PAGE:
Do Tesla Cars Have Gears?
Like just about every other electric vehicle, Teslas (except for very early versions of the Roadster) do not use multiple gears. Instead, they use a single reduction gear to translate the energy from the electric motor to the wheels.
This reduction gear simply slows down the incredibly high rotating speed of the engine into wheel speeds suitable for road use. The rotational forces from the motor are fed through this single gear before being sent to the driveshaft, which is responsible for sending that power to the wheels.
Do Electric Cars Have a Clutch?
First, we should clarify what we are talking about when we say "clutch." Many drivers think of the third pedal next to their brake pedal, but in reality, the clutch lives inside the transmission.
These clutches are used to disengage the engine power from the driveshaft. When you are driving, of course, you want the power to be sent to the wheels at all times. As we explained above, however, internal combustion engines cannot produce enough power at low RPMs to move the car. And letting them go to 0 RPMs means the engine would die, requiring a restart to get moving again. So, clutches are used to keep the gas engine from stalling at low RPMs.
Electric cars never require the power to be disengaged from the driveshaft, so they do not use a clutch. Using just one gear, electric motors simply send their power straight to the wheels at all times. In order to stop, they simply go all the way down to 0 rpm. This also means that electric cars can operate without idling when stopped.
Can an Electric Car Have a Manual Transmission?
No current electric car uses a manual transmission. Because there is no need for a clutch to be paired to an electric motor, it doesn't make much sense to put a manual gearbox into an electric vehicle.
As a thought experiment, however, it would technically be possible to install manual transmission into an electric vehicle. The motor would be able to send power to the wheels through a manual transmission without too much trouble, according to Jason Fenske with Engineering Explained.
There doesn't appear to be any reason to do this, however, other than driver enjoyment, so it seems very unlikely to ever appear as an option in a production electric vehicle. Who knows, though, perhaps as EVs start to really take off, some performance-oriented manufacturers like Porsche will actually put a manual in an EV.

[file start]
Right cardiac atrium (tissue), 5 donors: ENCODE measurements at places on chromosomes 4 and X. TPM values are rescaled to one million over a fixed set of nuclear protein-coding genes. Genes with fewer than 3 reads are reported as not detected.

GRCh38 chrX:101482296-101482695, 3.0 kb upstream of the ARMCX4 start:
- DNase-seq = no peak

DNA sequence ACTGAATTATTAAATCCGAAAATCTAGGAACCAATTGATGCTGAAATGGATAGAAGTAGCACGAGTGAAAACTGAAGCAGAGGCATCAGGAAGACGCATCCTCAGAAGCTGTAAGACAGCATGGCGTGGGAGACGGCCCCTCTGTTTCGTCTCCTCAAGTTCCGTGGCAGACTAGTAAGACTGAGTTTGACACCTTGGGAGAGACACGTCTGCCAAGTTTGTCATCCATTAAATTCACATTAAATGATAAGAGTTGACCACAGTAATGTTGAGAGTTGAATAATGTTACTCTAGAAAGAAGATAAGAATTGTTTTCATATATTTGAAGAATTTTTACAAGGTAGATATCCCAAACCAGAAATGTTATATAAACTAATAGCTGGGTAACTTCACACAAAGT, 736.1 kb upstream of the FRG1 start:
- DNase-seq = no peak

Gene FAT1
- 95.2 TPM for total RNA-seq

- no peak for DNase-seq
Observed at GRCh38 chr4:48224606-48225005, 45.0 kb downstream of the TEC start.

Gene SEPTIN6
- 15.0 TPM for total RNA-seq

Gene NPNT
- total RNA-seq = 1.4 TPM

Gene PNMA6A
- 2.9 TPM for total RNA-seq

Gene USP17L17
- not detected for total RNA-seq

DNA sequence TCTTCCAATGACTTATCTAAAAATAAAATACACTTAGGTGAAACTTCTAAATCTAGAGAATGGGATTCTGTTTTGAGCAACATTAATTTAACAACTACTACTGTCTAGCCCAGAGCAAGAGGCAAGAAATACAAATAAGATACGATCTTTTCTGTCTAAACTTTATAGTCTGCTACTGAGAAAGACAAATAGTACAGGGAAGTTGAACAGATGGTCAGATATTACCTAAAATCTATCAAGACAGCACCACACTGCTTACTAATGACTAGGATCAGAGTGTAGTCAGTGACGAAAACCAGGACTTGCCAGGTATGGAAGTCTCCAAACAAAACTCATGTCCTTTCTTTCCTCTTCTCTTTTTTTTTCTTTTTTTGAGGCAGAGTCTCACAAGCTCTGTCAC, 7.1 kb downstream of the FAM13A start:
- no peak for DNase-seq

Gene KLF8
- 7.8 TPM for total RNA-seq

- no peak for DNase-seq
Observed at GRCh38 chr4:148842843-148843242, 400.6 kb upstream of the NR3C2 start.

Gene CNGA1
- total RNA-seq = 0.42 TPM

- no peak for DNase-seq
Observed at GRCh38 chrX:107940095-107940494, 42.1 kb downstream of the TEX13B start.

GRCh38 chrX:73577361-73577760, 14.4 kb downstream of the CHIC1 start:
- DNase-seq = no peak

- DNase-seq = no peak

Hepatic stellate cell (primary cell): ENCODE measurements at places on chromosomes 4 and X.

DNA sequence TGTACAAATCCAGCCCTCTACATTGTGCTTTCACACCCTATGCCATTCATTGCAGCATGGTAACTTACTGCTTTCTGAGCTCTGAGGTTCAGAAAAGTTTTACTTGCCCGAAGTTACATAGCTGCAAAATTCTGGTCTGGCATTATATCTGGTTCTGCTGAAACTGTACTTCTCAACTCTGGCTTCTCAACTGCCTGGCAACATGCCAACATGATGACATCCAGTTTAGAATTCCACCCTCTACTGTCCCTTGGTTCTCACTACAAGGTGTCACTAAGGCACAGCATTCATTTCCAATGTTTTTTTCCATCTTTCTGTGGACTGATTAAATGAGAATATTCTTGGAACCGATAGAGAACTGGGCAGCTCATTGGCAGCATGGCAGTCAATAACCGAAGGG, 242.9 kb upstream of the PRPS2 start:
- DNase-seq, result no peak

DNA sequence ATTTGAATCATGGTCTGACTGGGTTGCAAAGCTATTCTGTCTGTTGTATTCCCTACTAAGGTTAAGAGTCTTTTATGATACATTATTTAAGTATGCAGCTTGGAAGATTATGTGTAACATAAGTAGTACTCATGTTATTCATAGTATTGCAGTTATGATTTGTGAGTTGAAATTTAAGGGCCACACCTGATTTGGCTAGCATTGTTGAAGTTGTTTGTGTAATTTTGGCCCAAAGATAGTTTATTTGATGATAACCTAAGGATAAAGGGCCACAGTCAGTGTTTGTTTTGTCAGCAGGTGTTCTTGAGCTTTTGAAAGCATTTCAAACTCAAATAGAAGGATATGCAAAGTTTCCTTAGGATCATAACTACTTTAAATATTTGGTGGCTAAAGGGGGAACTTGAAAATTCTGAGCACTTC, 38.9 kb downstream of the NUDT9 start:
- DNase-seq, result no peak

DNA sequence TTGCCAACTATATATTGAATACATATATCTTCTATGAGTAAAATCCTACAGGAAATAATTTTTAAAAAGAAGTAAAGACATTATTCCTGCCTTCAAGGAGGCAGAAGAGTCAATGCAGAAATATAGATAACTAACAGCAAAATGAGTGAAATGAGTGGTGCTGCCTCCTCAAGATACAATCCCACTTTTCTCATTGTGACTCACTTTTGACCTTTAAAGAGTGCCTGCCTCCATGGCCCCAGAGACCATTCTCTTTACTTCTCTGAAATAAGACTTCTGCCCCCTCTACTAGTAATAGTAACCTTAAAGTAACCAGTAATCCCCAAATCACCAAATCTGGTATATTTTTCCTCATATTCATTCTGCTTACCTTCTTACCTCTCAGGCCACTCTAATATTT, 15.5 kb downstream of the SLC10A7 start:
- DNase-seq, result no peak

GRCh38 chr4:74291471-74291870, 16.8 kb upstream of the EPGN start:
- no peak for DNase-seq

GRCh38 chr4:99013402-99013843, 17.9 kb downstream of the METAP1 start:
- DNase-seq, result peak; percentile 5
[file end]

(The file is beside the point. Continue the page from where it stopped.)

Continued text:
Do Electric Cars Have Gear Sticks?
Electric vehicles do not use gear sticks, also referred to as shifters, and there are two good reasons:
1. Electric cars (with one exception - more on that later) don't have more than one gear, so there is no reason to use a gear stick to select between gears.
2. Electric vehicles do not have manual transmissions. Some do use a gear select, the kind you see in most automatic transmission vehicles, in order to select between drive, park, and reverse.
Do Any Electric Cars Have More Than One Gear?
Currently, there is only one electric vehicle that uses more than one gear: the 2020 Porsche Taycan. This new model features a whole 2 speeds. And that's big news, even if it is just one extra gear.
Even though it is not strictly necessary for an EV to operate, this extra gear helps with acceleration, battery life, and even battery cooling. If this all sounds great and dandy for you, just know that the Taycan is priced between $150,900 and $241,500. So start saving your pennies.
And, in fact, the original Tesla model, the 2008 Roadster, initially featured a 2-speed transmission, but it was quickly dumped in favor of a single-speed unit because of reliability issues.
Try One For Yourself!
If you ever get the opportunity, test drive an electric vehicle for yourself. You might find that you quite like the experience of a single-speed transmission coupled with the electric motor. For one thing, they provide an exceptionally quiet and smooth driving experience. And the instant torque means that even the slower ones still feel very quick off the line. As battery and recharging technologies continue to advance, these cars will become very commonplace on our roads, so there is a good chance you will find yourself owning one in the future - if you don't already.